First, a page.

Since the liberalization of the economy, Indian companies have experienced rapid growth, becoming globally competitive. Still, social and economic inclusion has not paralleled the economy’s growth. The previous government adopted the slogan of inclusive growth while the current government promises rapid employment generation as a path out of poverty. Both have seen the private sector as critical to the future prosperity of the country and its citizens. Consequently, the 2013 Companies Act is a push for companies to develop and expand CSR programs. Gateway House and Lehigh University’s study of the CSR landscape reveals that the corporate sector has begun efforts to meet this rising demand, with companies adherence unevenly distributed.
India’s own approach to and definition of CSR is quite distinct from most other countries. In various parts of the world, CSR is most often intertwined with sustainable and responsible business practices as well as social work efforts. CSR in India currently takes a philanthropy centered and number-centric approach focused on output, requiring a transition to a more strategic approach focused upon outcome. In India, CSR is detached from business practices. This divide, created by the Ministry of Corporate Affairs in the hopes of avoiding brand marketing or corporate perks, has forced CSR boards to keep charity efforts separate from a corporate’s expertise. While CSR efforts ultimately create a net positive result, the current discussion revolves around whether the law is written in a way that promotes the most impactful processes and long lasting results and if not—as has been the sentiment of most—how to rework the law to reflect this. The potential of CSR lies in harnessing the particular strengths of a business to integrate sustainable business with the current societal giving rather than simply requiring them to donate money and outsourcing all of their CSR efforts.
The strict definition of CSR in the Act emphasizes the involvement of corporates with certain types of social causes in partnership with NGOs. Health and education have gained a tremendous amount of support and funding, while more controversial and non-traditional causes have received less assistance. The current narrow definition and the even narrower efforts made by companies only address specific needs rather than nurturing civil society more generally. Furthermore, government backed programs are benefiting from corporate giving, as many companies have tailored their CSR programs to fit in with governmental goals. While CSR in any form is no doubt beneficial, the CSR scale in India is tipped in favor of conventional causes and away from social innovation.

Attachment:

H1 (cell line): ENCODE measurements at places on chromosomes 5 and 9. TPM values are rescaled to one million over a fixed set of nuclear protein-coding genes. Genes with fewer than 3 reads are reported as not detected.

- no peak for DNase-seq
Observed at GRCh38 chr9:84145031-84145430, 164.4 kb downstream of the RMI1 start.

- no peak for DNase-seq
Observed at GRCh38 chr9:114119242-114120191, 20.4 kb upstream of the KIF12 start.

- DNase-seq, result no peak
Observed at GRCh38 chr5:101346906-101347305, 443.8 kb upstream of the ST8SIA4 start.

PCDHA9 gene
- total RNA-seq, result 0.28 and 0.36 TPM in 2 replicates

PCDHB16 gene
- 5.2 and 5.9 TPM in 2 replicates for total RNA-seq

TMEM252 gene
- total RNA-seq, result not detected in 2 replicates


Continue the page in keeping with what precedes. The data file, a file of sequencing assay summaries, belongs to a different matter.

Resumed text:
Whether narrow causes or not, the government suggests companies partner with NGOs to help in their CSR efforts. Undergoing screenings and field visits, NGOs are at the mercy of corporates when it comes to choosing whom to partner with. Corporates are looking for NGOs that possess capacity, knowledge, and resources, and that will be able to handle their strict requirements when it comes to project monitoring and reporting. This means that large NGOs have been accumulating more partnerships, while corporate support tends to shy away from smaller NGOs. The big get bigger while the small are starved of resources, which reduces the range of new ideas and policies being developed.
While NGOs provide an established framework and infrastructure for companies to build their CSR efforts upon, the cost of compliance begs the question as to why companies should bother complying with the law. Creating a CSR Committee, reporting CSR activity annually in the specified format, creating internal CSR structure, using third parties such as law firms or CSR consultancy firms, and complying with all aspects of the law add up to quite a significant effort in the eyes of many. These hurdles take attention away from where it truly should be directed: the socially responsible practices themselves. Moreover, the Act gives no penalty for noncompliance in regards to spending 2% of their profits. Thus, the reasons to comply are a willingness to obey the law and the societal pressure to comply created by consumers and other companies.
As India is the first country in the world to legally mandate corporate social responsibility, there is no previously existing model to follow or successful example to emulate. There is, however, scope for continued discussion and reform. Corporate giving cannot be a substitute for effective governance. After only one fiscal year we spotted trends in the CSR environment and recognized the potential impact that could be made; what is less certain is whether that potential will become reality. If the 2013 Companies Act is effective, social spending will continue increasing, corporates will steadily play a larger role in CSR efforts, and the standard of living for the neediest will increase. The role of private capital in shaping society is undeniable. Implementing a law requiring corporates to be more mindful of their impact has raised a public debate about social priorities. There is great potential for corporate social responsibility to foster the energy, talent, and resources of India’s robust corporate sector toward improving a wide array of India’s needs.